William Kerwich hasn’t performed a circus show since March. Instead, his family’s travelling circus has been parked on a plot of land in southern France, his lions and tigers confined to their pens and his main tent packed up.
Kerwich can only guess when the COVID-19 crisis will ease enough for the government to allow his circus to resume entertaining crowds. Even then he faces another threat to his livelihood: a likely ban on wild animals in circuses.
“We might lose our animals, but also our profession, our tradition,” he told Reuters.
Kerwich had to put his circus’ tour on hold last spring when France was placed under one of Europe‘s toughest lockdowns. His family was preparing to go back on the road after the summer when a second round of COVID-19 restrictions was imposed.
He said that small circuses had been abandoned by the state, even though it spent tens of billions of euros propping up businesses. He received financial support of two euros a day per animal during the spring lockdown, a fraction of what was needed, and nothing since.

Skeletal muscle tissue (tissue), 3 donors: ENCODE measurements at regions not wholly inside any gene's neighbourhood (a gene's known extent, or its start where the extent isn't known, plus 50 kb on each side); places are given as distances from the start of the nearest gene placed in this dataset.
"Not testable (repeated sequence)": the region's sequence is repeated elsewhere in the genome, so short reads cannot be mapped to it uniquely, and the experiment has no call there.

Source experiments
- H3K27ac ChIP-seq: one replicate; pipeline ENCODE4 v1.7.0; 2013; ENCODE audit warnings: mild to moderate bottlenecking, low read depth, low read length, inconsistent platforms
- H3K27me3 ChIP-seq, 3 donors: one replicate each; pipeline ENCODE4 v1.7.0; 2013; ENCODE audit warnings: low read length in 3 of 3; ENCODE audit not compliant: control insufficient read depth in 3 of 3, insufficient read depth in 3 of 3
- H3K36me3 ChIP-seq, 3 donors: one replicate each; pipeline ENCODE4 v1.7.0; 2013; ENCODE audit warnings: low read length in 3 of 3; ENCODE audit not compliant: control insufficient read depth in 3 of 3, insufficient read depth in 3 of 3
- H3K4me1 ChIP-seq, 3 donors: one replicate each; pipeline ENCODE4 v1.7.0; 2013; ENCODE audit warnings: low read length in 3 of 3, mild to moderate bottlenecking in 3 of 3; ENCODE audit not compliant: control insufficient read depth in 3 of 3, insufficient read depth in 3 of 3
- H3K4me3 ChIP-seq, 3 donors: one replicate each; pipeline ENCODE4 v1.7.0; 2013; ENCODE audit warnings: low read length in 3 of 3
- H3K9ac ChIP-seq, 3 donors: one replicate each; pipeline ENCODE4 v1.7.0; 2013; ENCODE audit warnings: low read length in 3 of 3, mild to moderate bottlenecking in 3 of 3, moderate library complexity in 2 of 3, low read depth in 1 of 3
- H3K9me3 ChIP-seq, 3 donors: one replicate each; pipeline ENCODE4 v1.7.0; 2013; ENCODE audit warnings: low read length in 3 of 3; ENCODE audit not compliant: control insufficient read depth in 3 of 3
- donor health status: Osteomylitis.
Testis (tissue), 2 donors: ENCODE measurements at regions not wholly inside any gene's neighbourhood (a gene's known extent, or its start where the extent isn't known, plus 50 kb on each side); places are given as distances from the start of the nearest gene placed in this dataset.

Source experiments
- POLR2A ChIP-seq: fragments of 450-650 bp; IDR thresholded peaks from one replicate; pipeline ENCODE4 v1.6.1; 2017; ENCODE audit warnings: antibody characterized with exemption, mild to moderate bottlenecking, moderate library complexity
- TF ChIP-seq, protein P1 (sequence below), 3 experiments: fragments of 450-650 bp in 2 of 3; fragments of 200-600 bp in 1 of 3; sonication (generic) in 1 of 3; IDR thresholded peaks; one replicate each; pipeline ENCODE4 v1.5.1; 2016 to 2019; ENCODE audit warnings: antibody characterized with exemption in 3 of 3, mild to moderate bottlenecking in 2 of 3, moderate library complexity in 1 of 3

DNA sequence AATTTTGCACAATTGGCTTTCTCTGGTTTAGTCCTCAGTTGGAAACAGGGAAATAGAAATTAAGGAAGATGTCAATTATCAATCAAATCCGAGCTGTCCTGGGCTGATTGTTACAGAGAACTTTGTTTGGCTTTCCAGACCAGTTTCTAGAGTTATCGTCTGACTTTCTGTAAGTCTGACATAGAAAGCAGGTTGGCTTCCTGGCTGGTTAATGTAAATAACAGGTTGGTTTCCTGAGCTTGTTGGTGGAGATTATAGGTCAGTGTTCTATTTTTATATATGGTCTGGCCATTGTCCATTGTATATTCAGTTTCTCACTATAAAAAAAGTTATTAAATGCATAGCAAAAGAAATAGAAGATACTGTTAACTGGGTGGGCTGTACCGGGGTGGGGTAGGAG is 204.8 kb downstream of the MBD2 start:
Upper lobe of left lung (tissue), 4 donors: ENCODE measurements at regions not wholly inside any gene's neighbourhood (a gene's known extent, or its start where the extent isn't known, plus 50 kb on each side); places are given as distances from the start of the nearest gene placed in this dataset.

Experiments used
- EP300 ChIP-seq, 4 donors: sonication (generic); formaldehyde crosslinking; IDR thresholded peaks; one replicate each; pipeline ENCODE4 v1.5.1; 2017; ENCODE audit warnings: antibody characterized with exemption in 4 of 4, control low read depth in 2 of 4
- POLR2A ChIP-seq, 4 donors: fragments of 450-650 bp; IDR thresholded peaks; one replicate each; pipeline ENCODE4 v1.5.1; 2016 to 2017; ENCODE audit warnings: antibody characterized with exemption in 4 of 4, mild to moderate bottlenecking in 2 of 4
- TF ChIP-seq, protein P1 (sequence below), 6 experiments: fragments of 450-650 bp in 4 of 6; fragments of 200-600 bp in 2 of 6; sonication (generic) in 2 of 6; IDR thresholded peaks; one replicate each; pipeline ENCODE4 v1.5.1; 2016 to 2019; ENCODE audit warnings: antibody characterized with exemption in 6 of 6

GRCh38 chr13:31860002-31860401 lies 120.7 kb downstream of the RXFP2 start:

“We shouldn’t be left to deal with this alone,” he said.
In September, France announced a gradual ban on using bears, tigers, elephants and other wild animals in circuses on the grounds of their welfare.
Parliament is debating the draft legislation. If it is approved, as is likely after the National Assembly voted in favour, the ban will be phased in over five years.
Kerwich’s young daughter, Cassandra, has performed all her life. She dismissed any suggestion the family’s animals were mistreated.
“They’re part of the family,” she said. “The hippo is the same age as my little brother. I grew up with it.”